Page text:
Saturday, September 01, 2012

Now That's a CME!

The above image was taken August 31st at 19:49:00 UTC by the Atmospheric Imaging Assembly (AIA), at 304 Angstroms, aboard the Solar Dynamics Observatory (SDO). This was four minutes after SDO/AIA first confirmed the coronal mass ejection (CME) stretching out from the southeastern portion of the sun's disc. Image Credit: SDO/AIA

For the end of August 30h and most of the 31st, the solar activity was low. Active Region 1560, 1563 and newly numbered 1564 (which just rotated around the east limb) each produced low-level C-class flares. AR 1560 grew in area and became more magnetically complex, with a beta-gamma magnetic configuration. Late on the 31st, things got interesting. At 19:45 UTC, coronal mass ejection (CME) was first observed by the Atmospheric Imaging Assembly (AIA), at 304 Angstroms, aboard the Solar Dynamics Observatory (SDO). Later, at 20:43 UTC, there was observed a C8 solar flare associated with a large filament eruption. This eruption was associated with a Type II (estimated speed 515 km/s) and Type IV radio sweeps. Further evaluation of the CME is expected from SOHO's LASCO instruments. The forecast through September 3rd: The solar activity level is expected to be low with a chance for moderate activity.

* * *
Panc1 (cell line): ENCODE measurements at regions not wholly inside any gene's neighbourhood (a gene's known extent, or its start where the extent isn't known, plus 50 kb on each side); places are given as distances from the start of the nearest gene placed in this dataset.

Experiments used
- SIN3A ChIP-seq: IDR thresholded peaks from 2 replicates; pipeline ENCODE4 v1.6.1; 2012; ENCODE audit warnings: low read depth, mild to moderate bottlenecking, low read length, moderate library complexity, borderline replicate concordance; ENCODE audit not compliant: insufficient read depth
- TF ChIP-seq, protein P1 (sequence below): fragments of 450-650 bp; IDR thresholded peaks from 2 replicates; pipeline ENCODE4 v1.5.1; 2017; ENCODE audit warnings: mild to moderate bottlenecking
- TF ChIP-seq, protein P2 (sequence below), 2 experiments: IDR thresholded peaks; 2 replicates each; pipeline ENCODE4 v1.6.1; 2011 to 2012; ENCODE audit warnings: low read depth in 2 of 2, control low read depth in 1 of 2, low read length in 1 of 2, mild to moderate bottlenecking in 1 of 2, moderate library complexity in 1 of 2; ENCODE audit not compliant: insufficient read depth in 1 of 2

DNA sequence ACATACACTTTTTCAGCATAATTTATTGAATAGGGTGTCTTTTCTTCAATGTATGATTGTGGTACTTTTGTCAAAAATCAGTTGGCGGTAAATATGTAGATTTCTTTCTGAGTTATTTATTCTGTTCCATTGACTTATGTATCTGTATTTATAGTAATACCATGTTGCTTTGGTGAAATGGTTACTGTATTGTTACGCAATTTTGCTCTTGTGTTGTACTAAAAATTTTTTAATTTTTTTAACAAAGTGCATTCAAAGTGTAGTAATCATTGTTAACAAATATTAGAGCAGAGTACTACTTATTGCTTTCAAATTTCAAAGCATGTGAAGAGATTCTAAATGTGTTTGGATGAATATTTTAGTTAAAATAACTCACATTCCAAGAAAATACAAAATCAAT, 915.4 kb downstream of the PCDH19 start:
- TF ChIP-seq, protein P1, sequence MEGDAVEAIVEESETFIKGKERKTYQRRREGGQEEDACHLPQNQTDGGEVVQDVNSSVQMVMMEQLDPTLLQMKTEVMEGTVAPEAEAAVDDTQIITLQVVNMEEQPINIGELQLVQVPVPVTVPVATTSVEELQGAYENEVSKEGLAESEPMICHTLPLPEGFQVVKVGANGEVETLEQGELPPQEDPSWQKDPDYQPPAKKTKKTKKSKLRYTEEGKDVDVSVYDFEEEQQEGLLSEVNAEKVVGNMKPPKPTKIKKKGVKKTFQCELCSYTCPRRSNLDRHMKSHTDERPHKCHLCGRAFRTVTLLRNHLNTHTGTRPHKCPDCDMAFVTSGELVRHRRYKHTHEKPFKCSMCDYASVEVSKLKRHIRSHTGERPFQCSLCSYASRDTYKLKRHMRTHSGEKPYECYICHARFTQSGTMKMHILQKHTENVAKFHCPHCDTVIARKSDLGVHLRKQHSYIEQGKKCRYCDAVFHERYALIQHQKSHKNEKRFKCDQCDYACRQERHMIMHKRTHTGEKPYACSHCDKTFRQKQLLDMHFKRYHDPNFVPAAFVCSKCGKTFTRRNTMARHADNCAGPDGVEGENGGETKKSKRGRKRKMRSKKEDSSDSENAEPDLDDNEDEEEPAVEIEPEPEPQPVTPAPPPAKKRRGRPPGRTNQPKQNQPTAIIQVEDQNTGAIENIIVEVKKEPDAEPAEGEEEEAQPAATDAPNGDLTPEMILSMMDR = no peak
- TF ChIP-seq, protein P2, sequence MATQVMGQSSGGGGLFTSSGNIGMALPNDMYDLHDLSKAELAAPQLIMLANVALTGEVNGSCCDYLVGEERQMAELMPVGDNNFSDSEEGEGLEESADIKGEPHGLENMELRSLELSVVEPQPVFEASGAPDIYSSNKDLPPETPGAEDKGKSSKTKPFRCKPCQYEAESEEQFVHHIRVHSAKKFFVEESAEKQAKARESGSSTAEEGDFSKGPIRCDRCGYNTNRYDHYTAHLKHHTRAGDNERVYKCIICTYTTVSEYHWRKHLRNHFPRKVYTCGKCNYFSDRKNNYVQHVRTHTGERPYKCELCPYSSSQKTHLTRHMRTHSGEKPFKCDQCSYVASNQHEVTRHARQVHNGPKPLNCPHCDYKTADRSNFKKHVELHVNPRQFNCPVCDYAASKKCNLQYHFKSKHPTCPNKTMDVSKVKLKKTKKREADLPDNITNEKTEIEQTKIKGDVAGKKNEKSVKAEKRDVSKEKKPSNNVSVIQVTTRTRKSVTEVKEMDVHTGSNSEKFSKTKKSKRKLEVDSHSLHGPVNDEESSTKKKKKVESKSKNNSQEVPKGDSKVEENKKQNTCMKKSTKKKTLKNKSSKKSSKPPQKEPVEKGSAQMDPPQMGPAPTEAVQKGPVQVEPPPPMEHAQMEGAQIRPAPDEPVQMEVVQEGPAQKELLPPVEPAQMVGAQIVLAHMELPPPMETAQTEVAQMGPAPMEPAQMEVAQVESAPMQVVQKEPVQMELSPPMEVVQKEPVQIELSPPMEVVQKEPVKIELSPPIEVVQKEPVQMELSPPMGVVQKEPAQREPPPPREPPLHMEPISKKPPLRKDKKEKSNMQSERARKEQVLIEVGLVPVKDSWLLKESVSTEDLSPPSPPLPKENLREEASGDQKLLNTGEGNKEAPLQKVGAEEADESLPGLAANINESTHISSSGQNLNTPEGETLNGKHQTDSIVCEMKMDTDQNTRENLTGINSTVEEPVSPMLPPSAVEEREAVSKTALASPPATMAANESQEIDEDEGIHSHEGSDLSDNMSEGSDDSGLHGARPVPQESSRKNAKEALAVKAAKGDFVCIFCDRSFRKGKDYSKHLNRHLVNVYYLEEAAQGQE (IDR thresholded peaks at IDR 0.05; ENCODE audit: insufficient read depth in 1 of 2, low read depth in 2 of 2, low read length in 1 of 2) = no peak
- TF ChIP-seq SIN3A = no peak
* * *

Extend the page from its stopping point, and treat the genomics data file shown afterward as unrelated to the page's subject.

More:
Above Earth, the geomagnetic field was quiet. The forecast through September 3rd: The geomagnetic field is expected to remain quiet. Stay tuned...

To monitor solar flare activity minute by minute, visit the "Today's Space Weather" page of NOAA's Space Weather Prediction Center (www.swpc.noaa.gov/today.html).

To learn more about the sun and to stay current on solar activity, visit the mission home pages of the Solar Dynamics Observatory (SDO) (sdo.gsfc.nasa.gov), the Solar and Heliospheric Observatory (SOHO) (sohowww.nascom.nasa.gov), the Advanced Composition Explorer (ACE) (www.srl.caltech.edu/ACE), and the Solar Terrestrial Relations Observatory (STEREO) (stereo.gsfc.nasa.gov).

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